|Publications: Book Reviews
Review of Transcending the Self
Title: Transcending the Self
Author: Summers, Frank
Publisher: Hillsdale: NJ: The Analytic Press, 1999
Reviewed By: Susan Kavaler-Adler, Fall 2001, pp. 37-43
An Interview with Frank Summers
Frank Summers has brought object relations theory into a crystallized clinical focus in his two books: Object Relations Theory and Psychopathology (Analytic Press, 1994) and Transcending the Self (Analytic Press, 1999). In Object Relations Theory and Psychopathology, Dr. Summers defined his integration of object relations thinking by defining, critiquing, and contrasting an impressive array of psychoanalytic theories. Dr. Summers has an appreciation for each theory, but is clear in his view of each theory’s shortcomings when applied to clinical work. In line with his deep conviction that theory is only useful if it helps people receive psychotherapeutic treatment that resolves developmental arrests and promotes psychic change towards authentic self development, Dr. Summers approaches his discussions of strengths and weaknesses of each psychoanalytic theory in its clinical application. In doing so, he highlights contrasts between ego psychology and object relations theory, between relational theory and object relations theory, and between self psychology and object relations theory. These contrasts lead to his own formulation of theory at the end of Object Relations Theory and Psychopathology, which becomes the entry to his second book. Transcending the Self has rich clinical illustrations of an evolving theory. In the following interview, part of a mutual interview between Dr. Summers and myself, I engage Dr. Summers as an author to explicate both his metapsychology and his clinical theory.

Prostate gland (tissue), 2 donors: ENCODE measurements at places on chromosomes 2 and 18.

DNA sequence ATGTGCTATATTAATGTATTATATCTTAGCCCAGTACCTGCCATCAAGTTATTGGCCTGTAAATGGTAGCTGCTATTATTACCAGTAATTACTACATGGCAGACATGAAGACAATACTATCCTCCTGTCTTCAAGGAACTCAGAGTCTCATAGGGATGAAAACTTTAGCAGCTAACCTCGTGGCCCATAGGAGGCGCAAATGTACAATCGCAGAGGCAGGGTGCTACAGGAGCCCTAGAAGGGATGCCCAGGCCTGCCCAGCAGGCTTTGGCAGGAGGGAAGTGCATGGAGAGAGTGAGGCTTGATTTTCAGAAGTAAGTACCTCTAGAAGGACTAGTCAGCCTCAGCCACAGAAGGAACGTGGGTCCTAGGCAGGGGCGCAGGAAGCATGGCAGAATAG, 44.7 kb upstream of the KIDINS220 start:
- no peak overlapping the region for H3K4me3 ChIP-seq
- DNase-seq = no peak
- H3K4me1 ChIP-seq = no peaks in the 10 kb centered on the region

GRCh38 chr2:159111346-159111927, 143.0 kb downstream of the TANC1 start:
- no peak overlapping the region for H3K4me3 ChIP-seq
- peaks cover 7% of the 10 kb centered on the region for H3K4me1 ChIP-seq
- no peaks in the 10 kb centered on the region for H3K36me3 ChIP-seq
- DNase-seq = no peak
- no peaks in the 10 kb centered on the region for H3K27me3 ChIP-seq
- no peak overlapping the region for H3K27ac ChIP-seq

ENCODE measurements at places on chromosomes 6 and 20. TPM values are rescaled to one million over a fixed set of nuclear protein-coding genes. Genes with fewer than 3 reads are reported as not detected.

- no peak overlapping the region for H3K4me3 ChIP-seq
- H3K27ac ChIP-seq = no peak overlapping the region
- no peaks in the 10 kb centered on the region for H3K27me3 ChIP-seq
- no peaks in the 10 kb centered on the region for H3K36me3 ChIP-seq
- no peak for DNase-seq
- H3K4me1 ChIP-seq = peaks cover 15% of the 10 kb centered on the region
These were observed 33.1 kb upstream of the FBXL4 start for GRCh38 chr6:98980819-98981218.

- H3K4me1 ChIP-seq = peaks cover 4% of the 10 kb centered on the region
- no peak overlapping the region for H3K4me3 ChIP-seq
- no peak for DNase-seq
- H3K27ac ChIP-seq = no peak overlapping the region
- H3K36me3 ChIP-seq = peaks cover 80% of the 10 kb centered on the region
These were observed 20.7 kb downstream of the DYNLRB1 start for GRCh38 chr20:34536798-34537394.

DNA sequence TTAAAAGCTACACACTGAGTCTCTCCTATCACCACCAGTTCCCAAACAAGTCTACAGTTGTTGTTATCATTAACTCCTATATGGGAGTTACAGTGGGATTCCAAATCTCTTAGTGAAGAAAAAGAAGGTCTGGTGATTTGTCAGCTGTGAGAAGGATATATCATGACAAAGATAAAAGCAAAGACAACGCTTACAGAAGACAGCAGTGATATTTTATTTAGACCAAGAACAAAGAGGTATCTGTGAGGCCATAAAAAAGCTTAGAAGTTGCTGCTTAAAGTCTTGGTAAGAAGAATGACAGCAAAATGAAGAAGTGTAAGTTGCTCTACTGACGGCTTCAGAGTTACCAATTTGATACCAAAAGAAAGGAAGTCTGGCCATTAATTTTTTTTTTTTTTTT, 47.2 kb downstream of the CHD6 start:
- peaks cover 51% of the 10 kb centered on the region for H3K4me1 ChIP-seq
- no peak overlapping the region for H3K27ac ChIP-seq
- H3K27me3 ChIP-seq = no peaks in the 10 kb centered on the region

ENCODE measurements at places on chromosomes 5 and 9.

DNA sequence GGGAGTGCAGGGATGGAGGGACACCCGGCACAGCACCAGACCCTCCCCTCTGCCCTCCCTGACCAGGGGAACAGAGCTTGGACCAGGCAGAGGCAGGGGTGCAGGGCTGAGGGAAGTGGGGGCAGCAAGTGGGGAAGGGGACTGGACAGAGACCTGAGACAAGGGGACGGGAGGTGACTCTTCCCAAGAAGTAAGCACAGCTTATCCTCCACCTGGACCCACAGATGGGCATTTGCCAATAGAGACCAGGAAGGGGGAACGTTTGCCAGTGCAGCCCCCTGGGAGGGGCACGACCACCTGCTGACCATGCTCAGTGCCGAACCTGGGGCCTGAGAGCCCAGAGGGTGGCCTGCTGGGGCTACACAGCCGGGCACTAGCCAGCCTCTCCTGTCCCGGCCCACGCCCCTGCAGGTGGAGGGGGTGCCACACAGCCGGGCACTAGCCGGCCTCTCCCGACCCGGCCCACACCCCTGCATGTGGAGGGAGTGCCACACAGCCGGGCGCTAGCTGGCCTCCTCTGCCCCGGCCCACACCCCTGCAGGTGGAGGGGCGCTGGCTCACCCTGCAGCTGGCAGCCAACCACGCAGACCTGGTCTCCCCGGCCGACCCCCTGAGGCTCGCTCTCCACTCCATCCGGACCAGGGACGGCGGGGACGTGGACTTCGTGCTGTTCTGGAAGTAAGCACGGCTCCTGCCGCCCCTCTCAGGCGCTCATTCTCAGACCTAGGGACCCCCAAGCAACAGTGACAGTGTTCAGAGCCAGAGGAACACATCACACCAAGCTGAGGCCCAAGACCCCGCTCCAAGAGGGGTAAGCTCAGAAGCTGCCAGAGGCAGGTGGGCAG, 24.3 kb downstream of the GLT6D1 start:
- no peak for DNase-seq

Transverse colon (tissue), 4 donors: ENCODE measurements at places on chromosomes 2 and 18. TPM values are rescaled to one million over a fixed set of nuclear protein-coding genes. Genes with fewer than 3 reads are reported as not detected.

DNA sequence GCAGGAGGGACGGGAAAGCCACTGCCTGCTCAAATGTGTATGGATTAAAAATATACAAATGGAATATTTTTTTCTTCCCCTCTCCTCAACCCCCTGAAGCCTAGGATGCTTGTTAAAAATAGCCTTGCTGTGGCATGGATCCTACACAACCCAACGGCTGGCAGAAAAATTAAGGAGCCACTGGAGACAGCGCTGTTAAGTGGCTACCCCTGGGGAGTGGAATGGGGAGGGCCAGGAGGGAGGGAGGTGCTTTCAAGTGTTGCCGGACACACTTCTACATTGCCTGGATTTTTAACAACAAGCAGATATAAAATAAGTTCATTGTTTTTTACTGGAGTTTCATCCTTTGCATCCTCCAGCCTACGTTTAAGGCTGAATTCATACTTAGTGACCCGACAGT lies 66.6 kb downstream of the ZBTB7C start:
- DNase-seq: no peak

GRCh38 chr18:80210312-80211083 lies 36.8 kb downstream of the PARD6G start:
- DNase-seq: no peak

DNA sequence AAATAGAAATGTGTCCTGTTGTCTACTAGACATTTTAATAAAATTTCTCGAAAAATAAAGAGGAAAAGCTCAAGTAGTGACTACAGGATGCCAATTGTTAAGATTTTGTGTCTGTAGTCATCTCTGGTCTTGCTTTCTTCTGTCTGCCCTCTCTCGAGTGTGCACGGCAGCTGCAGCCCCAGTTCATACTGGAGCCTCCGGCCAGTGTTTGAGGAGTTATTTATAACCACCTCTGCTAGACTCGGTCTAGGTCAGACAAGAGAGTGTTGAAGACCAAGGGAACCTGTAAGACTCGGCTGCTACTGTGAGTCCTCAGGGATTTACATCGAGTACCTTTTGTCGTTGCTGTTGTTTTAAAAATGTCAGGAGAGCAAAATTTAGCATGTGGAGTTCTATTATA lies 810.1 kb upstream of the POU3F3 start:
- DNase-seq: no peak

Dr. Kavaler-Adler: Dr. Summers, in both your books you discuss an object relations approach to helping patients relinquish pathological self and object constellations with the internal world so as to move developmentally forward into more mutual modes of relating that can encourage self development through new modes of internalization. Is there an underlying philosophy of psychic health that lies behind your clinical theory?